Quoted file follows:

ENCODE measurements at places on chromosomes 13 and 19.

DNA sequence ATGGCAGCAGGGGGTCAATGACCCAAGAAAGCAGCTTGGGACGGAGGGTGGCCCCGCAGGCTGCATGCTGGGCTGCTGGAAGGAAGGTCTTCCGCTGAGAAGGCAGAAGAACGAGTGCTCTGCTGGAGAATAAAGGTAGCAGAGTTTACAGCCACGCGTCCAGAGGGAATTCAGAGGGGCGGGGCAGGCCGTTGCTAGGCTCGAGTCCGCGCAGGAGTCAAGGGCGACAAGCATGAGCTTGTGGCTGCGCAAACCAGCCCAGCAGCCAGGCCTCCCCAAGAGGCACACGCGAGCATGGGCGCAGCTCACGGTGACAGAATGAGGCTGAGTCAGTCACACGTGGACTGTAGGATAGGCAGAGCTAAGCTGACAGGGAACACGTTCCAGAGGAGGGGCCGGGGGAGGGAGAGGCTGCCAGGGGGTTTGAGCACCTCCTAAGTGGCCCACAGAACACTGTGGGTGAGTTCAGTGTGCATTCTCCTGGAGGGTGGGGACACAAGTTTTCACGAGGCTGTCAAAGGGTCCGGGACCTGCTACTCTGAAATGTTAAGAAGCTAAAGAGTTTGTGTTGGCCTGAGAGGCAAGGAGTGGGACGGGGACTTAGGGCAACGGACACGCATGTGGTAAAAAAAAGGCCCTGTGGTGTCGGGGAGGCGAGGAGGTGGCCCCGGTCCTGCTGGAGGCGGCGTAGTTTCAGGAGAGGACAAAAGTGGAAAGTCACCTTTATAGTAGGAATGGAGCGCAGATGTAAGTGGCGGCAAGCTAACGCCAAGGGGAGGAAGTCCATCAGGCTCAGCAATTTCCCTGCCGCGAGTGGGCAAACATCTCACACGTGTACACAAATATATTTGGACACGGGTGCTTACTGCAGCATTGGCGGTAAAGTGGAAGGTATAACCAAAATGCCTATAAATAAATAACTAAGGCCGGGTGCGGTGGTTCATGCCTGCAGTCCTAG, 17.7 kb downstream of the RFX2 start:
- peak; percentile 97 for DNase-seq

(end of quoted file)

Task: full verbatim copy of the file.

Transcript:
ENCODE measurements at places on chromosomes 13 and 19.

DNA sequence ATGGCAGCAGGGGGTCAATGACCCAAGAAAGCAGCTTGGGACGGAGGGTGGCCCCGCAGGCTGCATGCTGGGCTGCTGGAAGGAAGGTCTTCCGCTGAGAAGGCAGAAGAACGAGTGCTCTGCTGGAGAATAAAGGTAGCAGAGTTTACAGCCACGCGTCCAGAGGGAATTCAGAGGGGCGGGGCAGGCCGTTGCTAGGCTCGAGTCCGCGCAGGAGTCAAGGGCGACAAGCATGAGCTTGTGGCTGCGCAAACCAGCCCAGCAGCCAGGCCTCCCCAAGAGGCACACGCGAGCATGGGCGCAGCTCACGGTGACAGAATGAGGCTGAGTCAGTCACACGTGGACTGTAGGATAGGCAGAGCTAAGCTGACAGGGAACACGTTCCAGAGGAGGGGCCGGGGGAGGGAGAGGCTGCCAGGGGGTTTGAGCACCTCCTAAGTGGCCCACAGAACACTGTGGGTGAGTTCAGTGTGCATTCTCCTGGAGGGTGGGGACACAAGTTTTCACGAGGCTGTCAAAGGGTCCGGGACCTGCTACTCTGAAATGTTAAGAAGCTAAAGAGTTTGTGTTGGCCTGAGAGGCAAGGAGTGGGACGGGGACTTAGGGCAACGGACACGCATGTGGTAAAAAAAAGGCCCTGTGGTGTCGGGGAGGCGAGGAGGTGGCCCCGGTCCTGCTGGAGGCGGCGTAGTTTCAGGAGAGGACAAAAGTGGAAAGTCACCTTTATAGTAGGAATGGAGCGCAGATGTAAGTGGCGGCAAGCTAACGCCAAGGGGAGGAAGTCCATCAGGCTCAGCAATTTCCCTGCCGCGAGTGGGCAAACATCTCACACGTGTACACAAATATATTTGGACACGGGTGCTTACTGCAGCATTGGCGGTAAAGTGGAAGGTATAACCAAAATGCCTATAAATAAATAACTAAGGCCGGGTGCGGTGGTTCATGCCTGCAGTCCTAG, 17.7 kb downstream of the RFX2 start:
- peak; percentile 97 for DNase-seq